We compared the clinical signs in neonates with probable and definite sepsis, and there was only significant difference between the two groups regarding the blood culture results, but this was a grouping factor in our methodology (table 1).

Definite and probable sepsis groups had no statistically significant difference in clinical score, as p= 0.2 (fig. 1). But definitive sepsis group showed significantly higher CRP and PSP than probable sepsis and control groups, p<0.001 in all. Moreover, probable sepsis group had significantly higher CRP and PSP than controls, p<0.001 in both (table 2).

Serum PSP had significant positive correlations with the clinical score (r=0.32, P =0.01), CRP  (r=0.47, P =0.001), and total leucocytic count (r=0.67, P =0.001). while, it showed a significant negative correlation with platelet count, as r=-0.35, P =0.005 (table 3).

ROC curve analysis for detection of sepsis revealed that PSP at a cut-off value of ≥ 72.5 ng/ml had the largest AUC (0.997±0.02) with highest sensitivity (98.3%), compared to that of clinical score (70%) and CRP (93.3%) (table 4 and fig 2).


In this study, the PSP was significantly higher in definite sepsis and probable sepsis groups than control group. This agreed with Schlapbach et al., 2013 and Peng et al., 2015 [14- 15]. This can be attributed to that PSP binds to neutrophils which leads to their activation [9]; therefore, it might act as an acute-phase protein [15]. Moreover, we found PSP to be significantly higher in definite sepsis group than probable sepsis group, this was in agreement with the study of Llewelyn et al. in 2013 who found PSP was significantly higher in patients with severe sepsis than patients with non-severe sepsis [16] as PSP was found to be closely related to infection and has a certain clinical value in risk stratification of sepsis and prognosis evaluation [15].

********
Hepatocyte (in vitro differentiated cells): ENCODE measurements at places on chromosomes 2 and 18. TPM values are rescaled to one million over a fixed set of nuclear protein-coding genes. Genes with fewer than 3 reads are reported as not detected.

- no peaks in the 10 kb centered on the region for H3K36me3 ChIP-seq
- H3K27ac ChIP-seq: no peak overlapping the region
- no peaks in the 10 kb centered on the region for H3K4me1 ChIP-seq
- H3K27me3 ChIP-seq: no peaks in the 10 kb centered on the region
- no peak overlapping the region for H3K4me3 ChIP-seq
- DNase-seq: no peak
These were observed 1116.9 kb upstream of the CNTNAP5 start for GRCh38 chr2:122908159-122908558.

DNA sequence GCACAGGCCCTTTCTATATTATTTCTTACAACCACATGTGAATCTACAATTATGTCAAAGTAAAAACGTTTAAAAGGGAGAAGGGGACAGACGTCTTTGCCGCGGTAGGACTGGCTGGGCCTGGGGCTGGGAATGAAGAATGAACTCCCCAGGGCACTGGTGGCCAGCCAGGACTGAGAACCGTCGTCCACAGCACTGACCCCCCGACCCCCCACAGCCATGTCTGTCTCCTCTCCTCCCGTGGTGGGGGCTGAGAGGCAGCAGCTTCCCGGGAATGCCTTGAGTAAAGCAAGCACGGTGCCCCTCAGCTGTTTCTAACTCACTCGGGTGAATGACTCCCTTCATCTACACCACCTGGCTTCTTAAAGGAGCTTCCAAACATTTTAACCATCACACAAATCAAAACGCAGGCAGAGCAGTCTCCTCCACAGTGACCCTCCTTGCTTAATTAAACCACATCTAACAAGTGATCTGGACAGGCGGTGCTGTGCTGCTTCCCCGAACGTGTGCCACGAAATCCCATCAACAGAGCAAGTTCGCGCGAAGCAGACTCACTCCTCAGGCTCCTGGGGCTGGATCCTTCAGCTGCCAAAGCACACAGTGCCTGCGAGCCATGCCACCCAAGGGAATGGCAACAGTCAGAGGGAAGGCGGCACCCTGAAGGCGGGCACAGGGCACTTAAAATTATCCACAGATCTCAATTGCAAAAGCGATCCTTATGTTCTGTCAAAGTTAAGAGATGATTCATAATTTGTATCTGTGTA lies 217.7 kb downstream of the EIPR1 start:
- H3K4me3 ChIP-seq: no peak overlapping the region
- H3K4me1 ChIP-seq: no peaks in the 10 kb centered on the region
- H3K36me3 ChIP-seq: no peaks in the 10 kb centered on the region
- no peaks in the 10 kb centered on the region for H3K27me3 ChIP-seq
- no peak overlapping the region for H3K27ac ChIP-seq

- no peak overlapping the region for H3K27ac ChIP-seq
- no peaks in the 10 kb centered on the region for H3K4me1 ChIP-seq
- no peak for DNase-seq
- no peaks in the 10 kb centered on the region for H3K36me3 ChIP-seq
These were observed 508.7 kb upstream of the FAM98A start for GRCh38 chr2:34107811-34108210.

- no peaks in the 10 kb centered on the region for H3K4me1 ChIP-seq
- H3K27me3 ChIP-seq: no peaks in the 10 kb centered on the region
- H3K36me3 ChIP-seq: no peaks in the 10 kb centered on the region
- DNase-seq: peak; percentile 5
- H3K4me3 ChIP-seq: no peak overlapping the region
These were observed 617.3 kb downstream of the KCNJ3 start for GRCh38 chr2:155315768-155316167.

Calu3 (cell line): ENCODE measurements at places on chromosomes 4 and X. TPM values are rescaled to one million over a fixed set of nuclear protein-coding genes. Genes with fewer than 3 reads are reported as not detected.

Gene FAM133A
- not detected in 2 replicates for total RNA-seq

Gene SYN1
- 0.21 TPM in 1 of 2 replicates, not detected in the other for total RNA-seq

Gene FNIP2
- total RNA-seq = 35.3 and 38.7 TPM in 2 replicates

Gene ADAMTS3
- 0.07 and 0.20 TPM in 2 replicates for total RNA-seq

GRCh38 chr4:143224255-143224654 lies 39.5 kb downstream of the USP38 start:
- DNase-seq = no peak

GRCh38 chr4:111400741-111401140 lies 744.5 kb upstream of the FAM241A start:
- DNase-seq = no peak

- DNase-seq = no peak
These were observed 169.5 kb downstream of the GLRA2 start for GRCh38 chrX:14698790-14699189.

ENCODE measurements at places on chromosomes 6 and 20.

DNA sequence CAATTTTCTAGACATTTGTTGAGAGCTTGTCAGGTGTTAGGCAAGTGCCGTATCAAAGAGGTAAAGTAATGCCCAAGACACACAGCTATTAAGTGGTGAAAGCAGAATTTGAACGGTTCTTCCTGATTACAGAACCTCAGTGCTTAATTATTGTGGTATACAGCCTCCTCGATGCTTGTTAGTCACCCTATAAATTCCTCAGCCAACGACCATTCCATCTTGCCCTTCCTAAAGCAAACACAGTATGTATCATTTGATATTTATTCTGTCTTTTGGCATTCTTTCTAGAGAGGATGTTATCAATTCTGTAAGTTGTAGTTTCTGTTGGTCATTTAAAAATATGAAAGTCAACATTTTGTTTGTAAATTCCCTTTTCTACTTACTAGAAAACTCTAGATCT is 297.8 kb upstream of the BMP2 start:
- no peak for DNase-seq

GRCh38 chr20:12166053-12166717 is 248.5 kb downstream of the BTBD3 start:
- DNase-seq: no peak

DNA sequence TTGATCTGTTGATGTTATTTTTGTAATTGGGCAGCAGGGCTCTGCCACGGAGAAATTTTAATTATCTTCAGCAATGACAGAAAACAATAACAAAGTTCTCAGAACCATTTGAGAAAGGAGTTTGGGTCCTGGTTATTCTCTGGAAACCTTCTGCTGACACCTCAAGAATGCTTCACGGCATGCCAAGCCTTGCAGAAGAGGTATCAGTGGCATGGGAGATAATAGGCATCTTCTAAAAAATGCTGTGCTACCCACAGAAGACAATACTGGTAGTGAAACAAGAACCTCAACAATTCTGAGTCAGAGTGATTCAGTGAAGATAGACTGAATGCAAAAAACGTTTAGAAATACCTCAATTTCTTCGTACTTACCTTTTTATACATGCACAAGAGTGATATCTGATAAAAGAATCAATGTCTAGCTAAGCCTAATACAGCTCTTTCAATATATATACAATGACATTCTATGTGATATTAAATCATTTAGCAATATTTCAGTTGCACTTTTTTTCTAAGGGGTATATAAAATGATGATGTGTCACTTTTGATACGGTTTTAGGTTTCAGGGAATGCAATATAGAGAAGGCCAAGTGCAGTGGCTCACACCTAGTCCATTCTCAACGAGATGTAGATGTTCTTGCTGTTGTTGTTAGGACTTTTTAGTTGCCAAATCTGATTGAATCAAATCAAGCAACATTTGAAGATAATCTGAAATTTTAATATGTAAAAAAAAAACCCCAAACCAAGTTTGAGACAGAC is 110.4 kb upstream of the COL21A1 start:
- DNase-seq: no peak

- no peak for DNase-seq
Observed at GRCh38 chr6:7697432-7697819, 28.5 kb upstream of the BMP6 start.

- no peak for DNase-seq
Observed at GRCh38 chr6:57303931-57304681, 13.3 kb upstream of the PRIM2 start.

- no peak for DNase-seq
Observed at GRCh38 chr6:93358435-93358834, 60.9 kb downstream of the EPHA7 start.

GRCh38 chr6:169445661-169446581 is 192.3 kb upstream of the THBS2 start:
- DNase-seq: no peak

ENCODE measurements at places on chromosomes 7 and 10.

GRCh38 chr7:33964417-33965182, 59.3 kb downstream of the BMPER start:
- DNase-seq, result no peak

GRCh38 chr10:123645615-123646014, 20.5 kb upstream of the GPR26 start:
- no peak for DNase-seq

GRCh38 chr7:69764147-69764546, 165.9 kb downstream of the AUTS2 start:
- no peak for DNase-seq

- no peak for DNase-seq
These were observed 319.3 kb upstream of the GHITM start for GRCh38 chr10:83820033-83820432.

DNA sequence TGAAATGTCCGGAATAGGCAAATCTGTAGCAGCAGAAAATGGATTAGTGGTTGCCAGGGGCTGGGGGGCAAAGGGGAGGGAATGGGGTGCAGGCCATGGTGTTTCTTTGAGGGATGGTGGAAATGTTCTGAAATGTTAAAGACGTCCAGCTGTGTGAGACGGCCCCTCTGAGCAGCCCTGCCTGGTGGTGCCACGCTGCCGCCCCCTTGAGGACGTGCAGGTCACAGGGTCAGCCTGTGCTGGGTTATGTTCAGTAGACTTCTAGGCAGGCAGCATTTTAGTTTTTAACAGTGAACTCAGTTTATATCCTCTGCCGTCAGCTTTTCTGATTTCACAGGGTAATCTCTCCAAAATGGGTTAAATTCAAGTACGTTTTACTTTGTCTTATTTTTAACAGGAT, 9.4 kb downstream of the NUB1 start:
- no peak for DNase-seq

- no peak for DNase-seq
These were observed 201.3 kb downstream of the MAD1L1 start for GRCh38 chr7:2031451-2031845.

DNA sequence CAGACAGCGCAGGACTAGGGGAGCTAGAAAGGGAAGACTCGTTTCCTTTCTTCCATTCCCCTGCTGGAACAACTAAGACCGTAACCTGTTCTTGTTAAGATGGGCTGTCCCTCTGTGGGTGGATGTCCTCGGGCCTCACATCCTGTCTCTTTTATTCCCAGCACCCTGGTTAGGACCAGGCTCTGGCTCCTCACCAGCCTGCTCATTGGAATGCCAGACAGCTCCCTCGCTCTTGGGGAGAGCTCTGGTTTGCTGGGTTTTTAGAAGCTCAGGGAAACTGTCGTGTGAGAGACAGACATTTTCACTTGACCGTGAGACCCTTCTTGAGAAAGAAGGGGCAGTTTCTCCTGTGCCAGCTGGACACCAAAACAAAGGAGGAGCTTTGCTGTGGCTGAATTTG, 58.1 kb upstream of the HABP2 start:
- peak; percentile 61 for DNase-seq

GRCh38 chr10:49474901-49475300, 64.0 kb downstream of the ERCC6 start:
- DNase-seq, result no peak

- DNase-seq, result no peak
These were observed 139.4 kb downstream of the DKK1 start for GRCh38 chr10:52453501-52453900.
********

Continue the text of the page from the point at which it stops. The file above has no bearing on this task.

CRP level in this study was significantly higher in the two neonatal sepsis groups than the control group, and this was in agreement with many studies [17- 19] as it is a part of the acute-phase reaction to infection. Pro-inflammatory cytokines released in response to micro-organisms invasion induce the production of proteins of the acute-phase response in the liver including CRP, which plays a central role in the humoral response to bacterial invasion [20]. Also, it was significantly higher in definite sepsis group than probable sepsis group as the magnitude of the CRP response to sepsis was reported to depend also on the underlying pathogen [20] and the CRP concentration is likely to reflect the presence as well as the severity of sepsis [21].

PSP had significant positive correlations with the clinical score, total leucocytic count and CRP This was also what Peng and his study group found in 2015 [15]as the PSP level is related to the severity of inflammation [9]. It also showed a negative correlation with platelet count. As thrombocytopenia is a known marker of poor prognosis in neonatal sepsis [22].

Regarding the validity tests of the clinical score and markers from ROC Curve analysis, PSP at cut-off value of ≥ 72.5 ng/ml had the highest sensitivity (98.3%) among the other parameters. These results were much higher than what Schlapbach et al., 2013 found in their study. They stated that PSP had a sensitivity of 79% for detecting neonatal sepsis and this can be explained by that their study was on early onset neonatal sepsis, and PSP shows a slow increase over the first 48 hours of life than later [14].

There are several limitations in our study. For example, studies with larger sample size are needed, serial measurements of PSP level during the course of the disease and the relation of PSP to neonatal mortality and morbidity should also be studied.


The levels of PSP in blood increase in presence of late onset neonatal sepsis and it was more specific and more sensitive than CRP and the clinical score. This can help neonatologists to early diagnose late onset neonatal sepsis, despite the ambiguity of its signs at presentation, which leads to early establishing proper treatment and that will in turn improve the outcome and reduce hospital stay of the neonates.


The authors would like to thank the NICU crew of Minia University hospital. They were all very helpful and supportive.

Author's contributions

All authors participated in the design and planning of the study, preparation and review of the final manuscript. SE, SM and JZ participated in data collection; analysis of results and preparation of drafts the manuscript. HM and NO performed the laboratory work interpretation. All authors read and approved the final manuscript.